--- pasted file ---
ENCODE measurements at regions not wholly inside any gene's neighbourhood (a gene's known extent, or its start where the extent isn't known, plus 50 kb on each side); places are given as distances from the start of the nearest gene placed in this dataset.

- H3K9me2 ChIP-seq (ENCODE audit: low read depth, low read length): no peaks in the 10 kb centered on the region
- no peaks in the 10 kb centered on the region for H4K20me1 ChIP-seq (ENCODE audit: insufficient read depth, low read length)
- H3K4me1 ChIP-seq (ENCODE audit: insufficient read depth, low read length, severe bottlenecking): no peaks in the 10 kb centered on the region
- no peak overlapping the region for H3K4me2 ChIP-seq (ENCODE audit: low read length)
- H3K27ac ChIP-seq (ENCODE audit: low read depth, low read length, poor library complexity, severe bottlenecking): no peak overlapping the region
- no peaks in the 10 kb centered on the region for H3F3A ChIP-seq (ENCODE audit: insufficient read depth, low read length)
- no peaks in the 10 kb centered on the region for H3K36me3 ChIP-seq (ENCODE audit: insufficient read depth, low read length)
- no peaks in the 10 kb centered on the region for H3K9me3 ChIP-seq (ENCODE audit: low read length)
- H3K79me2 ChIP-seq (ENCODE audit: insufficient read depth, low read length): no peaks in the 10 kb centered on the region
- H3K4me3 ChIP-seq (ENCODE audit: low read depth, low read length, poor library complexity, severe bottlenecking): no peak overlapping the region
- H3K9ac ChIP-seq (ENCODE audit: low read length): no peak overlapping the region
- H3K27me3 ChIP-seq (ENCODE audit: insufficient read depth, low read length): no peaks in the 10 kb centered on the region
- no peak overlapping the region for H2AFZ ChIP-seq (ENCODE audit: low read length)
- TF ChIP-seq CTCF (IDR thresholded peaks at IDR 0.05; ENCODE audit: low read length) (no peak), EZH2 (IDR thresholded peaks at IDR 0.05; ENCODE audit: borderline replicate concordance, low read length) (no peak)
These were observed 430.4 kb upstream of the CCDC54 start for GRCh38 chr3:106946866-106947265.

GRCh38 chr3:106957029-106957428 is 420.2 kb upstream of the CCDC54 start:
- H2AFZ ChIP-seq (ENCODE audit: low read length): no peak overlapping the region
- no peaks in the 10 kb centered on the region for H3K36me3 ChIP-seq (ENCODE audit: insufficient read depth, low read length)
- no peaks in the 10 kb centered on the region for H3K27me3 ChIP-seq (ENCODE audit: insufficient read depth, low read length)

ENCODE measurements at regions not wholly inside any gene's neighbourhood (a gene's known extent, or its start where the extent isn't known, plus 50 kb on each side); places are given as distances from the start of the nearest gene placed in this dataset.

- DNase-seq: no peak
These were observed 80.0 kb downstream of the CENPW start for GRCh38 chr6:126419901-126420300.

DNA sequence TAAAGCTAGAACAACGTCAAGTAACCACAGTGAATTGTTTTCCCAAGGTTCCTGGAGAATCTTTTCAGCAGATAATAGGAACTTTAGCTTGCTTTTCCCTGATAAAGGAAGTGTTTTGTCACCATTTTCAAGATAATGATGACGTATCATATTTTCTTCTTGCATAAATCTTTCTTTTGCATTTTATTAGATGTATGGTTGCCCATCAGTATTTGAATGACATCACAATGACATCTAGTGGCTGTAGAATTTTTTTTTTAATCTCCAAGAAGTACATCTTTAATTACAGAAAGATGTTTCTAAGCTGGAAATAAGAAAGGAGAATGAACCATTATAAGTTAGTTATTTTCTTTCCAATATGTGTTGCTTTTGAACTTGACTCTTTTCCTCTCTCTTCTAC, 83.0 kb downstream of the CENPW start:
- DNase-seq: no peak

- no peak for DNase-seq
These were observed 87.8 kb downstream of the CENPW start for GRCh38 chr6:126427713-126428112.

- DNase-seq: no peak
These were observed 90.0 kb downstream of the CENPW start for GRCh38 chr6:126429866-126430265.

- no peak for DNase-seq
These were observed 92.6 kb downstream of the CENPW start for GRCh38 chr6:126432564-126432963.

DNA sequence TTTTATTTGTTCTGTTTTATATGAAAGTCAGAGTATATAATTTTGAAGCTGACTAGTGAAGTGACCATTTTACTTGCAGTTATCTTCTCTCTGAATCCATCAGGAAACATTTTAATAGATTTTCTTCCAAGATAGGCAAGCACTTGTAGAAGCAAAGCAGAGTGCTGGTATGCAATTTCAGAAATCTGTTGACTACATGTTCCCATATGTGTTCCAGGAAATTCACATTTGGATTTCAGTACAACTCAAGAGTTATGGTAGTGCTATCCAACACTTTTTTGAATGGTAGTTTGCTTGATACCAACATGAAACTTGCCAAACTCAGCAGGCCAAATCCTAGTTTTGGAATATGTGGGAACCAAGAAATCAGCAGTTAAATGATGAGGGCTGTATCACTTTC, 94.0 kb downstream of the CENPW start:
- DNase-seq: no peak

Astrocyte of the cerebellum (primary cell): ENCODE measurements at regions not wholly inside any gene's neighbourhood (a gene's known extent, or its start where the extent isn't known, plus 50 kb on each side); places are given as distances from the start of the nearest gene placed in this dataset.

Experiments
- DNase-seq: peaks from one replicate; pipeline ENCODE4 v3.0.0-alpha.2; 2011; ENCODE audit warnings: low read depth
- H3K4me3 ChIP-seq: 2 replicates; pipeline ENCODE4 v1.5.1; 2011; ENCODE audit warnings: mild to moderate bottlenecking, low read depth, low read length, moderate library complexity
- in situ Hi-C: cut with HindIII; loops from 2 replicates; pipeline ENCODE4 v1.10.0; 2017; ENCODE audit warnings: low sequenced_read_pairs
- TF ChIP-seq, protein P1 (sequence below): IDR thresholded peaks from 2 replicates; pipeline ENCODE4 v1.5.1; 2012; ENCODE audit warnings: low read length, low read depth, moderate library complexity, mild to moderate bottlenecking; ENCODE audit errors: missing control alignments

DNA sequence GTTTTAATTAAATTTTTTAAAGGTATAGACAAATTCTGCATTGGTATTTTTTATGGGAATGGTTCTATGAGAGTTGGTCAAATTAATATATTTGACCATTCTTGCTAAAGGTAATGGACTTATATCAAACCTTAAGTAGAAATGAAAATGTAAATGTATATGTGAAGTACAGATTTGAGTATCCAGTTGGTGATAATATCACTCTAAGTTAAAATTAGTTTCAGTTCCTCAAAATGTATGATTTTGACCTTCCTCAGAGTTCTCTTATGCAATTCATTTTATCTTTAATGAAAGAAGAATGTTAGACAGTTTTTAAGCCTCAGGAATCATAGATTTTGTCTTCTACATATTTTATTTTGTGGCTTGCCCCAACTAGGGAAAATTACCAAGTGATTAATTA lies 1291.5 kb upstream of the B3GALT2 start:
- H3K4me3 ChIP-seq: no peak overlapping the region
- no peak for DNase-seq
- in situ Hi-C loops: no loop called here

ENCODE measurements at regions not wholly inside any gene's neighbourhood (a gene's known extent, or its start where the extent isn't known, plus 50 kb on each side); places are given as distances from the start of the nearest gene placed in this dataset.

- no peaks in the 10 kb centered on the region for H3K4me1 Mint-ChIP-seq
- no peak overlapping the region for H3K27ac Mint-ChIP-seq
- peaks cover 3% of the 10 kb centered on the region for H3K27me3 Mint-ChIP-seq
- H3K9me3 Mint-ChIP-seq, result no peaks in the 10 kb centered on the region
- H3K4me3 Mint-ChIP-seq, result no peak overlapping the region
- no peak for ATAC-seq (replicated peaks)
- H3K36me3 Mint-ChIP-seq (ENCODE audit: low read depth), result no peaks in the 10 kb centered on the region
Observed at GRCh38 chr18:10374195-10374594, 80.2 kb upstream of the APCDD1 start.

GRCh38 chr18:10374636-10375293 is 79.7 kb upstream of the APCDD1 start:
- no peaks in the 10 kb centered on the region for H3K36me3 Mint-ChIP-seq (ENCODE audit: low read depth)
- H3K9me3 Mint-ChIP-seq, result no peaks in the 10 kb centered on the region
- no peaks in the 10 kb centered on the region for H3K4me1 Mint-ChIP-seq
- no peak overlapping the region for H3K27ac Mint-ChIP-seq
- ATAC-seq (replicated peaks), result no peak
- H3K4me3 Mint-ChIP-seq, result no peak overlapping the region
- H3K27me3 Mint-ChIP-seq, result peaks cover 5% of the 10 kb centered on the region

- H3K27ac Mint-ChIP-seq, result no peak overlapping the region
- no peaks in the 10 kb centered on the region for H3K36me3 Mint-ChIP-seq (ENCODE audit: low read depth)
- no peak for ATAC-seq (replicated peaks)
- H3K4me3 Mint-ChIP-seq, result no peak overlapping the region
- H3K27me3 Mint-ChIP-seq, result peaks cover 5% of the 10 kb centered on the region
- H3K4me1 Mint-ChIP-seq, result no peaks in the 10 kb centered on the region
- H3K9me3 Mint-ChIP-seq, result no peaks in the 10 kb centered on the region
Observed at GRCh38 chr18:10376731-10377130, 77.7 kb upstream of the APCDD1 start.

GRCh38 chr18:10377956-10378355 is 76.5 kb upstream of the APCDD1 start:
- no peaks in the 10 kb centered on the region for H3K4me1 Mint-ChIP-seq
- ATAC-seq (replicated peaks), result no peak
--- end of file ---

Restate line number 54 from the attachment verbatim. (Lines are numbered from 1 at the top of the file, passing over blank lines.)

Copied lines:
- no peaks in the 10 kb centered on the region for H3K36me3 Mint-ChIP-seq (ENCODE audit: low read depth)